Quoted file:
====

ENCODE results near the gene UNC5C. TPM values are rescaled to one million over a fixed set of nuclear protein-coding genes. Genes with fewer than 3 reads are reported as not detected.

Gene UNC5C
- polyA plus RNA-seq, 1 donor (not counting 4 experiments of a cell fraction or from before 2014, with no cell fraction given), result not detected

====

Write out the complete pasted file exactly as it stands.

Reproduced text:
ENCODE results near the gene UNC5C. TPM values are rescaled to one million over a fixed set of nuclear protein-coding genes. Genes with fewer than 3 reads are reported as not detected.

Gene UNC5C
- polyA plus RNA-seq, 1 donor (not counting 4 experiments of a cell fraction or from before 2014, with no cell fraction given), result not detected